With the death of Peter Gillies and John Bryce Claverhouse is not directly charged by Wodrow. Walker, however, quotes an epitaph said to have been inscribed on the grave of these men, who, with three others, were hanged, without trial, at Mauchline by
"Bloody Dumbarton, Douglas, and Dundee, Moved by the devil and the Laird of Lee."
These lines must have been composed some years after the event, inasmuch as the men were hanged on May 6th, 1685, and the patent of Claverhouse's peerage bears the date November 12th, 1688. This proves, what indeed few people can have doubted, that the damning testimony of "The Cloud of Witnesses" wants at least the weight of contemporary evidence. An authority, however, for this particular epitaph can be traced back to 1690, when Alexander Shields published his martyrology. "The said Claverhouse," he wrote, "together with the Earl of Dumbarton and Lieut.-General Douglas, caused Peter Gillies, John Bryce, Thomas Young (who was taken by the Laird of Lee), William Fiddisone, and John Buiening to be put to death upon a gibbet, without legal trial or sentence, suffering them neither to have a Bible nor to pray before they died." Defoe has evidently followed Shields; but Walker, though he quotes the aforesaid epitaph, does not himself implicate Claverhouse.
Wodrow does not appear to have heard any of these stories. He names only Gillies and Bryce, quoting from the indictment, which does not specify the other sufferers, to show that the men were tried before General Drummond and a tribunal of fifteen soldiers on May 5th, and hanged on the following day. We have already seen that a few days previously Claverhouse had sent a prisoner for trial to this same General Drummond, because he had himself at that time no commission to try prisoners. Unless, therefore, we are ready to suppose that officers were in the habit of sitting on a jury with their own troopers, or to believe that within three days a change had taken place in Claverhouse's position of which there is no record either in his own letters or in any other existing document, we must accept Wodrow's narrative as the true one, and exonerate Claverhouse from all responsibility for the deaths of Gillies and his unfortunate fellow-sufferers.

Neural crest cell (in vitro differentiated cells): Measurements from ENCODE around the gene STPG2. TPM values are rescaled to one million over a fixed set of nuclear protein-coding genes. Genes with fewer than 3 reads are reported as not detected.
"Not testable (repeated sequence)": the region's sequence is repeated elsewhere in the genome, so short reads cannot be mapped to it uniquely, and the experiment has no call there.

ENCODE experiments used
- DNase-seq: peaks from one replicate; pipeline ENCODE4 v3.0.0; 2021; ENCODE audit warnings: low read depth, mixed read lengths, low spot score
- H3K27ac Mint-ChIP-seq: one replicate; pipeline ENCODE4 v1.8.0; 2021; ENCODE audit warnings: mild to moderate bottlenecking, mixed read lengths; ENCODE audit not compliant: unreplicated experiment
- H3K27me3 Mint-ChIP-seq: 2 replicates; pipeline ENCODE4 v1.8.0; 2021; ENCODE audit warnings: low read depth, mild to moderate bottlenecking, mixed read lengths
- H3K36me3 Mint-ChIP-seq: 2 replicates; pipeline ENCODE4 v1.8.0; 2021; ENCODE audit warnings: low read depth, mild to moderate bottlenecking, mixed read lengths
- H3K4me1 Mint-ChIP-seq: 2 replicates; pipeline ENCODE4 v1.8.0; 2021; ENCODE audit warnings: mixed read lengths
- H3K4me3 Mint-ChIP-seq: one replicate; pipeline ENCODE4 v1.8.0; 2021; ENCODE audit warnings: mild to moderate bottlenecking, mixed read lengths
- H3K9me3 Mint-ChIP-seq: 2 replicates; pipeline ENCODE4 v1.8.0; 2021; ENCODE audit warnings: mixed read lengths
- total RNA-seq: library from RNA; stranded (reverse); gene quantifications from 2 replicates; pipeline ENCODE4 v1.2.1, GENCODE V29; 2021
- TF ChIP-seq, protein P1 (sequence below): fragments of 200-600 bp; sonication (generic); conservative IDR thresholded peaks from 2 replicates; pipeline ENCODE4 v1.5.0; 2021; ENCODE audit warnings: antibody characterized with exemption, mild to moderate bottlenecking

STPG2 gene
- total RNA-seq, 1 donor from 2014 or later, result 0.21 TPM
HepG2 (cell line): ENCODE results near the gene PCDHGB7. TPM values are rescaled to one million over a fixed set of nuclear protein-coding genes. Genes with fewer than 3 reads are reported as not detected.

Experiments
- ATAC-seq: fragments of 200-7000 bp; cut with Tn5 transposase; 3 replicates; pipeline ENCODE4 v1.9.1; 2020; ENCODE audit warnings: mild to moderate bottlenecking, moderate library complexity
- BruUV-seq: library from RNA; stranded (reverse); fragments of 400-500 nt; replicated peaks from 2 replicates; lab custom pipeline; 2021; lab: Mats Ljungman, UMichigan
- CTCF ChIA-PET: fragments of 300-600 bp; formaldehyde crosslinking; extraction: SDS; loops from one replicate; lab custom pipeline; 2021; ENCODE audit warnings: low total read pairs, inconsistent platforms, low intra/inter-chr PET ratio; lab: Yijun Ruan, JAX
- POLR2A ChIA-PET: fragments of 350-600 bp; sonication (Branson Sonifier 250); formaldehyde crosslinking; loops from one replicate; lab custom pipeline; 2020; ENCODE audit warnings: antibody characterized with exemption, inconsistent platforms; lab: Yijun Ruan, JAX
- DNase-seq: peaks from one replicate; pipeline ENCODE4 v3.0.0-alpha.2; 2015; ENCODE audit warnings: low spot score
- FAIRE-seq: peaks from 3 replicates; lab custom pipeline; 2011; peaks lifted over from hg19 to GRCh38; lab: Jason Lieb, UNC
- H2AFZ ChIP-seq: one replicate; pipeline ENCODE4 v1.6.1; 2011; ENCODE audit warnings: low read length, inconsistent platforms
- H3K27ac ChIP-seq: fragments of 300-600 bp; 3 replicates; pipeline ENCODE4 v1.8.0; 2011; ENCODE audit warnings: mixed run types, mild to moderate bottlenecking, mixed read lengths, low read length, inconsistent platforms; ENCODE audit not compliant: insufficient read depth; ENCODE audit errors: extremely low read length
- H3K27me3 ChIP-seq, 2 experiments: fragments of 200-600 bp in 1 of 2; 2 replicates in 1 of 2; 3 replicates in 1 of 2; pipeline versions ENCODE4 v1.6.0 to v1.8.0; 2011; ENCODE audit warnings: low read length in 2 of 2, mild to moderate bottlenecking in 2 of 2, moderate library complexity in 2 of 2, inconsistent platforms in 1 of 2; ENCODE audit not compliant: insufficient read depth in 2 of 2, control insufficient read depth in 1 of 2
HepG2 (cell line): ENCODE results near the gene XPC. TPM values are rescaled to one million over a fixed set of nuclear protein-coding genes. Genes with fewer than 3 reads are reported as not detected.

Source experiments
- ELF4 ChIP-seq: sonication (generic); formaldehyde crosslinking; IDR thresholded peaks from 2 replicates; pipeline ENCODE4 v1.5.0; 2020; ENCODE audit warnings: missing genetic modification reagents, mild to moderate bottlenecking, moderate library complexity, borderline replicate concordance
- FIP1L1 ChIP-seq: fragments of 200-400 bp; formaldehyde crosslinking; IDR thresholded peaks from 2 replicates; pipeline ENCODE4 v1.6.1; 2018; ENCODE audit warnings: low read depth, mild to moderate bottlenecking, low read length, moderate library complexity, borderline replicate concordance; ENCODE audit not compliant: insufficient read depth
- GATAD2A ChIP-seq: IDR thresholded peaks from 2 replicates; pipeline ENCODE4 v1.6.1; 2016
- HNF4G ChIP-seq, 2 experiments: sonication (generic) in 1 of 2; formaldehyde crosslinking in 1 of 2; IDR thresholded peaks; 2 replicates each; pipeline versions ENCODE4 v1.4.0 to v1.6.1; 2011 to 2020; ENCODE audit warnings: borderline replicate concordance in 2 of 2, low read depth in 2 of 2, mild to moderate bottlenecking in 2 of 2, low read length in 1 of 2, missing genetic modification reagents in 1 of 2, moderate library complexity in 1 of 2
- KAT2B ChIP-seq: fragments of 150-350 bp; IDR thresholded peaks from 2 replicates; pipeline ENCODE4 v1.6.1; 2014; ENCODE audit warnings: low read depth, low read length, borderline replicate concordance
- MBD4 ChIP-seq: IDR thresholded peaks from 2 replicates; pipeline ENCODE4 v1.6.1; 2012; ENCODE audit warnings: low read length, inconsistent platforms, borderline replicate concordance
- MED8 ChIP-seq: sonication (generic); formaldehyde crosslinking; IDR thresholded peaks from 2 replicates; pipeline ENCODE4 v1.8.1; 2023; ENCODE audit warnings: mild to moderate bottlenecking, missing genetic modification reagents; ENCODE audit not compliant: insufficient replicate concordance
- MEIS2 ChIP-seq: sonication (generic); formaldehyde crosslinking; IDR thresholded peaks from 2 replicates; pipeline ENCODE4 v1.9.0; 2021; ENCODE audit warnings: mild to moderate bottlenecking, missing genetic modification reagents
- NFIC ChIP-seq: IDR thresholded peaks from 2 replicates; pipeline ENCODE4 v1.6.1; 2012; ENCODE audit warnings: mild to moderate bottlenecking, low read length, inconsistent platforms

Two cases yet remain of the five cited by Macaulay. With one of these—the case of the three men shot near Glasgow for refusing to pray for the King—no writer has ever pretended to implicate Claverhouse personally; but with the other he is directly concerned. Andrew Hislop was the son of a poor widow in whose house a proscribed Covenanter had lately died. This was discovered by one Johnstone of Westerhall, an apostate Presbyterian, and, like most of his class, particularly bitter against his former associates. He turned the woman with her younger children into the fields, pulled down her house, and dragged the eldest son before Claverhouse, then marching through that part of the country. So Macaulay tells the story, following for once the "Cloud of Witnesses" rather than Wodrow. According to the latter, Claverhouse found Hislop wandering about the fields, and carried him before Westerhall, "without any design, as appeared, to murder him." Westerhall voted for instant death, while Claverhouse pleaded for the lad, and only yielded at last on the other's insistence, saying: "The blood of this poor man be upon you, Westerhall. I am free of it." He thereupon ordered the captain of a Highland company, then brigaded with his own men, to provide a firing-party; but the Highlanders angrily refused, and the troopers had to do the work. Both versions, it will be seen, agree in representing Claverhouse as inclined to mercy but overborne by Westerhall. The question remains, how was it that the former, a masterful man and not easy to be silenced when he was in the right, could not save this poor lad if he had a mind to do so?